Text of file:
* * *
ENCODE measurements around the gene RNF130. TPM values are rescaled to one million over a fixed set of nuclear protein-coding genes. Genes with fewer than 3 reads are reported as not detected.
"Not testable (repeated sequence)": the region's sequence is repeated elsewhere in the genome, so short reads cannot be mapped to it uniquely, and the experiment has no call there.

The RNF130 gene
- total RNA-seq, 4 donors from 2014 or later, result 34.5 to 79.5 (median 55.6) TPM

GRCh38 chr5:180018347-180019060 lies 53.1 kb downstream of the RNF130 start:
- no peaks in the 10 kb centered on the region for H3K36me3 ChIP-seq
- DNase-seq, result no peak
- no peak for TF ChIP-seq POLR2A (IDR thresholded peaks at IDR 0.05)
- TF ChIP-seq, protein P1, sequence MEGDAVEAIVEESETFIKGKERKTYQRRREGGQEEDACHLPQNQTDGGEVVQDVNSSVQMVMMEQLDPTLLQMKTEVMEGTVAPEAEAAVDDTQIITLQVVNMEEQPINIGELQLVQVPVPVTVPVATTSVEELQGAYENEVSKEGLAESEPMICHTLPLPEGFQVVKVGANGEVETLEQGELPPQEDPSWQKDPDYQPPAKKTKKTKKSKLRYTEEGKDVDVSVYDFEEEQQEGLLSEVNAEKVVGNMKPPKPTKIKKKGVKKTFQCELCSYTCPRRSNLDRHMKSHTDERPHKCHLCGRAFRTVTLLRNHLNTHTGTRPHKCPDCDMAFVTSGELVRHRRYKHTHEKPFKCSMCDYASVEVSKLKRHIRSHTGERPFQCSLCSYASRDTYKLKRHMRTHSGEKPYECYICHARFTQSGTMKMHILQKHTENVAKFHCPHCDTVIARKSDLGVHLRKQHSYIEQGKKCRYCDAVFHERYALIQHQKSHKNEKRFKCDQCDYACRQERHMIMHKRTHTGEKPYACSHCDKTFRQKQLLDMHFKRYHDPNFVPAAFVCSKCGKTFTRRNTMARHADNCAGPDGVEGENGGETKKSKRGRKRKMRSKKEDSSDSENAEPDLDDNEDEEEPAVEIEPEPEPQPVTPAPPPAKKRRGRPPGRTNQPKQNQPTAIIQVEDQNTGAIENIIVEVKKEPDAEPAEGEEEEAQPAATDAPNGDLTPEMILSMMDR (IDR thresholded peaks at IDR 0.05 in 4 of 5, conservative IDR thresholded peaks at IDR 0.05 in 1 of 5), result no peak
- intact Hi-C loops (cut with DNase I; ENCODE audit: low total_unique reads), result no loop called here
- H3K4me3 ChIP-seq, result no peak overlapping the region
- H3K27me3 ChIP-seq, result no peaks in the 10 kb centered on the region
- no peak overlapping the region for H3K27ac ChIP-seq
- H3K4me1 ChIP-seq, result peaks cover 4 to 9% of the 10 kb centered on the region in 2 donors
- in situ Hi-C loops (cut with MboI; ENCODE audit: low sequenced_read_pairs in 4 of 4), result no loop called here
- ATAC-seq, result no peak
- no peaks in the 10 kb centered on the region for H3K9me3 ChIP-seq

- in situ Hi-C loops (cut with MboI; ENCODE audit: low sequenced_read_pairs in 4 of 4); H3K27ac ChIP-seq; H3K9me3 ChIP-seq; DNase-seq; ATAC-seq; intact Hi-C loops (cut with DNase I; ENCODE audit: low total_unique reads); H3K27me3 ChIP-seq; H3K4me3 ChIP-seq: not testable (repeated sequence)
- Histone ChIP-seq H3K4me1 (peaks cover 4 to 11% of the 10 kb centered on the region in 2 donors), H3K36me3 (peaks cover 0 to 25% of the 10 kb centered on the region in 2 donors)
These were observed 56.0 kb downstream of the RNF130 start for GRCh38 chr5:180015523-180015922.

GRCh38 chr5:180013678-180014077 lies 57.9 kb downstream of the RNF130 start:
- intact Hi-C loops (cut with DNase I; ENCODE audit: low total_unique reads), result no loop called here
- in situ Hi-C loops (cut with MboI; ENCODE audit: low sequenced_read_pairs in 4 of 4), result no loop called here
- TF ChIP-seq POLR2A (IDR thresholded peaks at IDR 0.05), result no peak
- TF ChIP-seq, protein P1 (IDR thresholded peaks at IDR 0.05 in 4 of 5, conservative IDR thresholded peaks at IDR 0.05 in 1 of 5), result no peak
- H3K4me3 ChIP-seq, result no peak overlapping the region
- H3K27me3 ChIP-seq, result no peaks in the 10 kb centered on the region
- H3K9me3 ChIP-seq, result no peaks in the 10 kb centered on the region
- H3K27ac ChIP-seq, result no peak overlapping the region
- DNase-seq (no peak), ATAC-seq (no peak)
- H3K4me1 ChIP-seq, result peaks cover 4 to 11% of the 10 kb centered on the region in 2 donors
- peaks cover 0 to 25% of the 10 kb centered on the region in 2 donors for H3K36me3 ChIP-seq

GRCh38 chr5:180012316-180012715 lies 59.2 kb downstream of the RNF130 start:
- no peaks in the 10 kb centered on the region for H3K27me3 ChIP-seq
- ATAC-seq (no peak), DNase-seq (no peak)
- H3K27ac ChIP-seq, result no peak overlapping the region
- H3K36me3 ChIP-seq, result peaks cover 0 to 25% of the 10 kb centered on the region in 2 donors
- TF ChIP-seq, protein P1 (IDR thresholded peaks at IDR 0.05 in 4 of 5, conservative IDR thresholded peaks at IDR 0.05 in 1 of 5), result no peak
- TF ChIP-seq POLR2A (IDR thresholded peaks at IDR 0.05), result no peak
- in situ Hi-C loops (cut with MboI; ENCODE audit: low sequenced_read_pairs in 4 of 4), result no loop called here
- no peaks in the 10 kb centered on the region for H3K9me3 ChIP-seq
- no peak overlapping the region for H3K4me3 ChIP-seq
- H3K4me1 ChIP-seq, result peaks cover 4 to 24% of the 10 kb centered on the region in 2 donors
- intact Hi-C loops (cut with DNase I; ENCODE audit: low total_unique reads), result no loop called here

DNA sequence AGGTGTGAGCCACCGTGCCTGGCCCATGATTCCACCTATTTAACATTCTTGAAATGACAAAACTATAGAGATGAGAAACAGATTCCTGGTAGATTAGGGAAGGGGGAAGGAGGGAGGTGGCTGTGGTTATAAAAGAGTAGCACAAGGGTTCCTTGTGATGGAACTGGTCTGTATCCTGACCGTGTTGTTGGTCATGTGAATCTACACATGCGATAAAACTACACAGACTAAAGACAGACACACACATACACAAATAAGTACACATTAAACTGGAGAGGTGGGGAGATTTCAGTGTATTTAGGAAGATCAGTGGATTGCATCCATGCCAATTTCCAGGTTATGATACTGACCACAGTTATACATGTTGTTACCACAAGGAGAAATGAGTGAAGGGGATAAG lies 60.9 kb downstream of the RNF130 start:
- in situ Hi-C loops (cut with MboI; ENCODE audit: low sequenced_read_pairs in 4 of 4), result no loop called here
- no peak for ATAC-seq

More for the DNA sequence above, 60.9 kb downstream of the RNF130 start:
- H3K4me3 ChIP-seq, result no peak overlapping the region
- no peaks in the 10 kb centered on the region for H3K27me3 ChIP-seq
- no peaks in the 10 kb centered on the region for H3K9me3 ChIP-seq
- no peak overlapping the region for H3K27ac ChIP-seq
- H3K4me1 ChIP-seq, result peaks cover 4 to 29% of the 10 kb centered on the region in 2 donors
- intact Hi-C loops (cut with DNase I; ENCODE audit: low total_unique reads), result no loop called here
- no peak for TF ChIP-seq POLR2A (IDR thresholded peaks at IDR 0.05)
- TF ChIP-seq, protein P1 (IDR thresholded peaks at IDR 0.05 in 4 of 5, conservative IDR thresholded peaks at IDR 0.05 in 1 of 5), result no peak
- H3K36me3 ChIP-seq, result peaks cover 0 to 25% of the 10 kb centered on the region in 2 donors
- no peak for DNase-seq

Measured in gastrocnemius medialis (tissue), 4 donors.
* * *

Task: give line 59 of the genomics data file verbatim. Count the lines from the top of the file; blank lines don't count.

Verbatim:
Measured in gastrocnemius medialis (tissue), 4 donors.